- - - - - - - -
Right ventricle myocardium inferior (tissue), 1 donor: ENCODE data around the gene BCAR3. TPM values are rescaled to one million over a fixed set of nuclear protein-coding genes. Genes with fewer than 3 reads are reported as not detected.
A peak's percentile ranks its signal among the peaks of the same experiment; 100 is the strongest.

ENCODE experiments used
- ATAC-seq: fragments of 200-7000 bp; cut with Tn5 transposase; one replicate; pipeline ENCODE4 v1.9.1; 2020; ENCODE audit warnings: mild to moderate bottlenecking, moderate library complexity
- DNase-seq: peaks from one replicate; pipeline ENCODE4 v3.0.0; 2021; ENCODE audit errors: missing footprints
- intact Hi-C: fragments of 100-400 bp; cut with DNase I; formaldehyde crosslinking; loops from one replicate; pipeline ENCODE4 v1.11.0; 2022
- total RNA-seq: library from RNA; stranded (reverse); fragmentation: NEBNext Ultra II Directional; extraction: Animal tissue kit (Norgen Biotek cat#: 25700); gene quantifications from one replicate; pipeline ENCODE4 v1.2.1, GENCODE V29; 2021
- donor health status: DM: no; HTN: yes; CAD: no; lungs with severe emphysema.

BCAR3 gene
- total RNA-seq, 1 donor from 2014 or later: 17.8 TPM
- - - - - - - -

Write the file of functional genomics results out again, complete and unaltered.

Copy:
Right ventricle myocardium inferior (tissue), 1 donor: ENCODE data around the gene BCAR3. TPM values are rescaled to one million over a fixed set of nuclear protein-coding genes. Genes with fewer than 3 reads are reported as not detected.
A peak's percentile ranks its signal among the peaks of the same experiment; 100 is the strongest.

ENCODE experiments used
- ATAC-seq: fragments of 200-7000 bp; cut with Tn5 transposase; one replicate; pipeline ENCODE4 v1.9.1; 2020; ENCODE audit warnings: mild to moderate bottlenecking, moderate library complexity
- DNase-seq: peaks from one replicate; pipeline ENCODE4 v3.0.0; 2021; ENCODE audit errors: missing footprints
- intact Hi-C: fragments of 100-400 bp; cut with DNase I; formaldehyde crosslinking; loops from one replicate; pipeline ENCODE4 v1.11.0; 2022
- total RNA-seq: library from RNA; stranded (reverse); fragmentation: NEBNext Ultra II Directional; extraction: Animal tissue kit (Norgen Biotek cat#: 25700); gene quantifications from one replicate; pipeline ENCODE4 v1.2.1, GENCODE V29; 2021
- donor health status: DM: no; HTN: yes; CAD: no; lungs with severe emphysema.

BCAR3 gene
- total RNA-seq, 1 donor from 2014 or later: 17.8 TPM